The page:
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updated: 3/19/2014 7:36 AM

Anderson to meet Hultgren in 14th District rematch

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  • Video: Anderson wins 14th primary

  • Dennis Anderson, Democratic candidate for the 14th Congressional District, views election returns with his wife, Susan Glad-Anderson, Tuesday night at a Huntley restaurant.

       Dennis Anderson, Democratic candidate for the 14th Congressional District, views election returns with his wife, Susan Glad-Anderson, Tuesday night at a Huntley restaurant.
    Joe Lewnard | Staff Photographer

  • Democrat Dennis Anderson celebrates with his wife, Susan Glad-Anderson, following his primary victory Tuesday night.

       Democrat Dennis Anderson celebrates with his wife, Susan Glad-Anderson, following his primary victory Tuesday night.
    Joe Lewnard | Staff Photographer

 
 

Democrat Dennis Anderson will get a second shot at dethroning Republican Randy Hultgren in the 14th Congressional District, and he used his victory Tuesday to come out swinging early.

Unofficial results had Anderson receiving 4,640 votes compared to 2,459 votes for fellow Democrat John Hosta with 471 out of 471 precincts reporting. Anderson came out with a 2 to 1 margin early and never looked back.

Hosta brought several views to the contest that are traditionally Republican talking points. Hosta told Democrats his pro-life and pro-gun stances made him more electable in a congressional district with boundaries loaded with traditionally conservative voters. With Hultgren unopposed on the Republican ballot, Hosta could neither lure Republican voters to vote for him in the primary nor Democrats possibly looking for a fresh face to run against Hultgren.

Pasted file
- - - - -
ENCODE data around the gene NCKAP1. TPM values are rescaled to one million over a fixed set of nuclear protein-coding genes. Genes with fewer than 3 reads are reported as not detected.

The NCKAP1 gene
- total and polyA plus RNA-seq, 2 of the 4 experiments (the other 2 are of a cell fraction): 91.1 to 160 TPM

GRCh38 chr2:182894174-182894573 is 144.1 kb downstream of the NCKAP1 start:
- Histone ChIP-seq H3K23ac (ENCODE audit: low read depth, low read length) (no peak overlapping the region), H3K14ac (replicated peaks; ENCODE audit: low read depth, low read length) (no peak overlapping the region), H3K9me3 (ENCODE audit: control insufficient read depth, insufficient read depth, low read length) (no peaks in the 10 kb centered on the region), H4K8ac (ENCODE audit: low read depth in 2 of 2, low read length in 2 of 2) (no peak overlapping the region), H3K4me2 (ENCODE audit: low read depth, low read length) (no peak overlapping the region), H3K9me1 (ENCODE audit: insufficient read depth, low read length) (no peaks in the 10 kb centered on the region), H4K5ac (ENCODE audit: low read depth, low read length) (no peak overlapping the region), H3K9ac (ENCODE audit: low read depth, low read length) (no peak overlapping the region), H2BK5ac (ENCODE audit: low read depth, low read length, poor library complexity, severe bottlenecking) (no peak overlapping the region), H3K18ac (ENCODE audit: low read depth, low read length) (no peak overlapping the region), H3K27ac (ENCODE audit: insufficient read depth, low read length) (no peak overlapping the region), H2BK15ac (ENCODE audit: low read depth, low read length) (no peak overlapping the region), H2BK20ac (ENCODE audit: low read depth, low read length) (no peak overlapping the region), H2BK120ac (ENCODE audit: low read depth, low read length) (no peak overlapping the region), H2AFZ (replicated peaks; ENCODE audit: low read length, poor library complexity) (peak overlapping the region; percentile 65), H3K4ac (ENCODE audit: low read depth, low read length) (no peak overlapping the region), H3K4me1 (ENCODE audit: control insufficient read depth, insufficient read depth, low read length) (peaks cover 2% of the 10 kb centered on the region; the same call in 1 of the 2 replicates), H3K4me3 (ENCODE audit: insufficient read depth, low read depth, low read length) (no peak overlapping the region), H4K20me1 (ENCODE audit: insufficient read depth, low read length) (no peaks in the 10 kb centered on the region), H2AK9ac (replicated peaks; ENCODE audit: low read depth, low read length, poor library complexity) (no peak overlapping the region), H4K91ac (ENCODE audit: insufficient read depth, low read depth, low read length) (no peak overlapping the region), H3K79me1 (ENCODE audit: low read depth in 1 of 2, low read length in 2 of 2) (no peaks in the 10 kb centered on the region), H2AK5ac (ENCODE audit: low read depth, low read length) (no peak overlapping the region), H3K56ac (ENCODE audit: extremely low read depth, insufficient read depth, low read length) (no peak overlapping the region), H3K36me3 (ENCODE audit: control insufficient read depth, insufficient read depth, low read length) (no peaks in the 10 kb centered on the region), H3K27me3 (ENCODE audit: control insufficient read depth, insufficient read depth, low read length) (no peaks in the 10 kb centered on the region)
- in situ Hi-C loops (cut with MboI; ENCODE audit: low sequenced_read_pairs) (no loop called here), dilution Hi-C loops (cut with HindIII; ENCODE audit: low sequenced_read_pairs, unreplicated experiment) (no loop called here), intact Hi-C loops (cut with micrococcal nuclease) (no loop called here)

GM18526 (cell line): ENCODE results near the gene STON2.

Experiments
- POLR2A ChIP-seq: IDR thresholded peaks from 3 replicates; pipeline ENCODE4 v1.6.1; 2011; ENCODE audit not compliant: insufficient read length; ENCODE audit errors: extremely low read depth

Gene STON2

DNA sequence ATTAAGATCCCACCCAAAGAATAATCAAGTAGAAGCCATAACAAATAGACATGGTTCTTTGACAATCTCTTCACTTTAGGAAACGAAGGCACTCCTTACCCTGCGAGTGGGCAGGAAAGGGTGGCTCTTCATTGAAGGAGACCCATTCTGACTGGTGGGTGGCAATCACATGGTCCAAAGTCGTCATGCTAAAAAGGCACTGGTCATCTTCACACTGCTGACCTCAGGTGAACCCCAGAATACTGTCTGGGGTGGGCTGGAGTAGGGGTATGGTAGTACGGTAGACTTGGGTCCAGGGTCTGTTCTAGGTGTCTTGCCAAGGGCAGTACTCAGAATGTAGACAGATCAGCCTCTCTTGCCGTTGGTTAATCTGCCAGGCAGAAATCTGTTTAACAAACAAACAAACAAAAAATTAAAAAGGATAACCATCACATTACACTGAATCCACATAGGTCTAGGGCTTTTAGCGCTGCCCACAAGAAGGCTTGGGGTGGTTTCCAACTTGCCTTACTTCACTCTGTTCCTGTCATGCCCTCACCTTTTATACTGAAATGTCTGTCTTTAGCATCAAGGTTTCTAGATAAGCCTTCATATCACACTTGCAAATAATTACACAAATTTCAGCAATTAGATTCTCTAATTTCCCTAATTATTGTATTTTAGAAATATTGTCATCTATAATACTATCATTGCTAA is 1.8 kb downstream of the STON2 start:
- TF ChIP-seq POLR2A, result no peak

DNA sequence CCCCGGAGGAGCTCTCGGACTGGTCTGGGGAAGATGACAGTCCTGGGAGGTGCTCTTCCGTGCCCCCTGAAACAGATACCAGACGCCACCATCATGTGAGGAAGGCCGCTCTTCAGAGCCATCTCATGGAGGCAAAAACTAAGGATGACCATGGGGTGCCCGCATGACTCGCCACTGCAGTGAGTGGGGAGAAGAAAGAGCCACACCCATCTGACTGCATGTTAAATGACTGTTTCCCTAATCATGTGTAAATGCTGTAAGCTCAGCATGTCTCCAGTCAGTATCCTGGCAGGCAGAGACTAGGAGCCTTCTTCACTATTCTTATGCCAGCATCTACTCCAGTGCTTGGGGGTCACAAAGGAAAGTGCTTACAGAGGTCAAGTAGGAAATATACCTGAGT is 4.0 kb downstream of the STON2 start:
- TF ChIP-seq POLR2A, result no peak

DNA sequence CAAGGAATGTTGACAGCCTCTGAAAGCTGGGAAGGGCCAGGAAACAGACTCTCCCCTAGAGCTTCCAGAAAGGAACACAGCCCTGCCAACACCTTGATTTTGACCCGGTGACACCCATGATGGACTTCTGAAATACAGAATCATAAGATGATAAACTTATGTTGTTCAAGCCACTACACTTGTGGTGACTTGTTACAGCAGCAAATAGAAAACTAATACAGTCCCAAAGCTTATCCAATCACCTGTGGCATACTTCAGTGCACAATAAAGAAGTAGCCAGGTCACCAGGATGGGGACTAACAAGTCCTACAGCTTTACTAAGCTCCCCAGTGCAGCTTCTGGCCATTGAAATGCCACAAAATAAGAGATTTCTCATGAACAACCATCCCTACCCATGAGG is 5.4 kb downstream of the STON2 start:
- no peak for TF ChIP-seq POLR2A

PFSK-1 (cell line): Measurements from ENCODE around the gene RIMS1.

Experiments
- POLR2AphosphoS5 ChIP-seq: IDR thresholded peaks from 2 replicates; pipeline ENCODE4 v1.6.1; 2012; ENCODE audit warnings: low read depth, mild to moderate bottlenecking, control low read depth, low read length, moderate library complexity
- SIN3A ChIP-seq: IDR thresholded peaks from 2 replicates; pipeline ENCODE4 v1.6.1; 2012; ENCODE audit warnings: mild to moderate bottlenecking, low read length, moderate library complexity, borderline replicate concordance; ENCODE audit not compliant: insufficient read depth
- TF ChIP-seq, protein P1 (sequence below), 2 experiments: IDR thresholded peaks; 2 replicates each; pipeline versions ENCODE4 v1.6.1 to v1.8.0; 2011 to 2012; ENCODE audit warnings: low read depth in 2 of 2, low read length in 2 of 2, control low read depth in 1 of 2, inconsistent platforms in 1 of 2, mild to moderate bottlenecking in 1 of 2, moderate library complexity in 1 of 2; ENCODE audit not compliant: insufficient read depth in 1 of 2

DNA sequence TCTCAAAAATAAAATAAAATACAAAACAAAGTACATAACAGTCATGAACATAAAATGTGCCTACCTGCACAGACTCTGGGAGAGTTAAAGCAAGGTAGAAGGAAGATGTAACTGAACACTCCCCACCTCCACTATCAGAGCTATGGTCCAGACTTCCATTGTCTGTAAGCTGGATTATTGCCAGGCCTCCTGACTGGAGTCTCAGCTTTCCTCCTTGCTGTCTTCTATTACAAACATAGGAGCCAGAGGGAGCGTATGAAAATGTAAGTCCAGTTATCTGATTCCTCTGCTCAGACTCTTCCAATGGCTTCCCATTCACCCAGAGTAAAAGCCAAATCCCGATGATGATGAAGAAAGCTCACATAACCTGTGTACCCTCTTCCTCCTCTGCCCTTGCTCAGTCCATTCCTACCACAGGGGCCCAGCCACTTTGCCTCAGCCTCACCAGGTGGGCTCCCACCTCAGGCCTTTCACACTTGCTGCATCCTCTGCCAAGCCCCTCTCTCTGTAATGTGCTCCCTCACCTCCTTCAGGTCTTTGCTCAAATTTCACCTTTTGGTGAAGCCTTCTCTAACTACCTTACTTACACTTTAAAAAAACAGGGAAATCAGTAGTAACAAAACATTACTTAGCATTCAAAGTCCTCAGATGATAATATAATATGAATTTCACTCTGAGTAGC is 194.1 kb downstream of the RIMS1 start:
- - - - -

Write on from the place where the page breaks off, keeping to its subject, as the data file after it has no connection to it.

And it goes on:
Anderson now moves to the general election with a game plan he believes will reverse the 18 percentage point loss he suffered to Hultgren two years ago. Anderson's campaign team is promising a more aggressive strategy that will attempt to pull Hultgren into more public debates this time.

"It's obviously in the best interest of the voters if they can see us and talk to us and question us together," Anderson said.

Once voters get a chance to listen to them debate, Anderson believes support will flock to him regardless of political party.

"I really think it's as simple as the issues," Anderson said. "If you examine Mr. Hultgren's record, his primary focus has really not been on the issues that are of primary importance to voters. He's focused on abstinence-only sex education and on weakening the Securities Exchange Commission. I'm running to represent all the people in district, not just Democrats or even Republicans."

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